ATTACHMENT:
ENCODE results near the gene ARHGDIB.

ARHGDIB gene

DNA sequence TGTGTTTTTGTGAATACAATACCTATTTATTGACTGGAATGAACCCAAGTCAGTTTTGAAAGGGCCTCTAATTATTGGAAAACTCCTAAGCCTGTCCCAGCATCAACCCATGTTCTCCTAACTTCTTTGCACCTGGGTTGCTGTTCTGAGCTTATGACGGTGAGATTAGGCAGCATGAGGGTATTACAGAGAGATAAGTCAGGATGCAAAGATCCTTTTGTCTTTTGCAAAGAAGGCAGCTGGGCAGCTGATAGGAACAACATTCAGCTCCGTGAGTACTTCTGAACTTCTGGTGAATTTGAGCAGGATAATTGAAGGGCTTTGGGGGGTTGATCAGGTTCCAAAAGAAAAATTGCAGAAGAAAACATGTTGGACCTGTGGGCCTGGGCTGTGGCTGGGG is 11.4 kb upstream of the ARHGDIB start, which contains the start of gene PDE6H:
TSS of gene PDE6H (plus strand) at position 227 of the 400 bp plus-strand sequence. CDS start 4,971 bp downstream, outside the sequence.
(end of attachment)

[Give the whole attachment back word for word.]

ENCODE results near the gene ARHGDIB.

ARHGDIB gene

DNA sequence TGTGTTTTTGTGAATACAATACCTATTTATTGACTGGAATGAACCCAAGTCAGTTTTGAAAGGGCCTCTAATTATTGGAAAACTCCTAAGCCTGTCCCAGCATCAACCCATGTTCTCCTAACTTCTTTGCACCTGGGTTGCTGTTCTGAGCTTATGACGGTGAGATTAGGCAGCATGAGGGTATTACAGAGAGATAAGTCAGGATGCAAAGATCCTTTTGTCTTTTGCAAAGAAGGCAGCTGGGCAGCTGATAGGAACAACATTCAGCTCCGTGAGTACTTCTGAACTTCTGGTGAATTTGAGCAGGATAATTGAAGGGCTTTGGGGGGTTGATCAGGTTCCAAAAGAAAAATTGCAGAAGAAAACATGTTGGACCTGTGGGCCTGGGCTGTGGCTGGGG is 11.4 kb upstream of the ARHGDIB start, which contains the start of gene PDE6H:
TSS of gene PDE6H (plus strand) at position 227 of the 400 bp plus-strand sequence. CDS start 4,971 bp downstream, outside the sequence.